How Cryptovoxels can become more like Tron

Philbert Burrow, thoughts

note: this was migrated from Blurb Finance which is now depricated

Land sucks

Land is artificial scarcity of usability on a web3 platform. People are often turned off by this because it comes off as a cash grab. It doesn’t feel like a metaverse should have invisible walls laid out and sold by a New Zealander in his boxers. This doesn’t feel like it can facilitate the vast and open cyberworld that we see in movies.

Land, IRL, is something that is claimed, not purchased from God. (Cryptovoxels in this case) But a 3d world is something that needs to be funded, and users cannot digitally fight for land, because their actual lives aren’t at stake. Given these dynamics, we will assume for now that purchasing land is the best way to claim it.

So land sucks, but it can be improved through providing better methods to scale land ownership, and therefore what is built. This is important because what is built is the value proposition as a whole.

In order to reduce limitations in the world we’re builing, I propose two changes to the method in which parcels are distributed and fixated:

1. Printing the largest island and listing all parcels at the same time

This approach would address the feeling of discovery. Imagine walking into vast and untouched land, where prices are low because of a high supply. This is how you make Cryptovoxels feel like exploration rather than buying a home from a realtor in a land bubble.

Anyone who has wanted to build something at scale in the past 2 years would now be able to accumulate adjacent parcels. And if a smaller wallet was looking to buy a piece of land for a low price, they would be more likely able to with this distribution mechanism.

In order to not over-inflate the market, this large minting could replace smaller mints that were planned for the next half year. Feel free to add some lakes, terrain or anything of the sort. All it needs to have at its core is vast space.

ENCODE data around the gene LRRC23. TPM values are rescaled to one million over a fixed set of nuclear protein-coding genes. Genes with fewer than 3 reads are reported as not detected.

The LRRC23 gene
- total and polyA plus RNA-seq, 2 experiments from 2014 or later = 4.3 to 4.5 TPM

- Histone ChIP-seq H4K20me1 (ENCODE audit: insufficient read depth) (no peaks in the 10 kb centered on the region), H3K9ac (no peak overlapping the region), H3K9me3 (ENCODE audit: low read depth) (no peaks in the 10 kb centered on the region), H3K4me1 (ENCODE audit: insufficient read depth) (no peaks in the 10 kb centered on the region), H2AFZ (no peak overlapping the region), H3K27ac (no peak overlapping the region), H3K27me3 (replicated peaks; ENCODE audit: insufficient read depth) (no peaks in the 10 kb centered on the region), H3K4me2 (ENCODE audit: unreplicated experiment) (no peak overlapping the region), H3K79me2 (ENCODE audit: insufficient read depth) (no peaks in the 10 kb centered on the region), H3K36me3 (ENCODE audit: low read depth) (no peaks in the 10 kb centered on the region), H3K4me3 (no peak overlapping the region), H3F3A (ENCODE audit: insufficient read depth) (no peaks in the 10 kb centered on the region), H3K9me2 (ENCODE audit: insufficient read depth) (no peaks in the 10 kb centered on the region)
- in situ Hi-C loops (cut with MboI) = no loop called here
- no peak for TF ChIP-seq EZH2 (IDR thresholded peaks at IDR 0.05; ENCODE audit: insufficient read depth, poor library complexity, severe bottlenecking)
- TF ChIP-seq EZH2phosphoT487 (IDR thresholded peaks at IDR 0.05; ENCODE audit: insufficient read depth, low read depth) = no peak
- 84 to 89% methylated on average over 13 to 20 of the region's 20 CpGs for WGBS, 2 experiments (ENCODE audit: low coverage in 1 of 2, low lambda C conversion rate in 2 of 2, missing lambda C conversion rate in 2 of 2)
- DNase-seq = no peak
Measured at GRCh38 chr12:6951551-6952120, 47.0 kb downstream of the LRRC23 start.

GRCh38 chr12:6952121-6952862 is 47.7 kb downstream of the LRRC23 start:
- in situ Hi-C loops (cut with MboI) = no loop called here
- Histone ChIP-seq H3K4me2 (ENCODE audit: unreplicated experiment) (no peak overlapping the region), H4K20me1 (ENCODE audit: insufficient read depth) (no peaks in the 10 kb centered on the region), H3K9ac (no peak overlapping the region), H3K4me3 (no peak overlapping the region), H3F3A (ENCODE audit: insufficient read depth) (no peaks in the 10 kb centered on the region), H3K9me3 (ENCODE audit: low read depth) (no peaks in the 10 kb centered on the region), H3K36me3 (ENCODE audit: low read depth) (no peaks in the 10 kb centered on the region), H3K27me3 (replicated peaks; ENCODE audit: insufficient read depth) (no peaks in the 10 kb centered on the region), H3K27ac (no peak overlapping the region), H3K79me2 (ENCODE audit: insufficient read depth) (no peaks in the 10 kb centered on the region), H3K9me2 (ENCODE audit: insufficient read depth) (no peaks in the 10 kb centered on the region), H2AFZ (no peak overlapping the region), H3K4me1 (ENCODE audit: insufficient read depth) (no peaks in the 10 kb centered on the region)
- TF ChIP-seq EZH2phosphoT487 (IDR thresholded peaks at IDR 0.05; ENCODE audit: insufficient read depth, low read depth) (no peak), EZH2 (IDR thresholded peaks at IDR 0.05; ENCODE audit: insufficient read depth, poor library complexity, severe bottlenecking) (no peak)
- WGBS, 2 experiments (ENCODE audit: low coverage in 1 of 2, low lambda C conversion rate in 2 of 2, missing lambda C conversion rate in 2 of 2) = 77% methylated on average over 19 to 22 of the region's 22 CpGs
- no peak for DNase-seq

2. Increase parcel height for a fee

Users can expand vertically as long as there are sellers, but at the end of the day that would leave every large spender forced to work with dimensions similar to a Costco; tons of width and no height.

To counter the monotony in height, Cryptovoxels has minted skyskrapers in Frankfurdt and condo style stacked parcels on islands like Electron, but neither address the core issue of there being no way to expand your domain horizontally.

What people need is to be able to purchase air space, just like they purchase land space. Manipulation of space in this manner will unlock unpredictable creativity, and the effort required to enable it is very low.

So how do you sell air? The only way that’s happening right now is the value driven by height in parcel pricing and the value of obtaining a parcel that’s ontop of another parcel. The former is stagnant and the latter is extremely inflexible.

If you want the world to become completely dynamic, you need to either sell height by: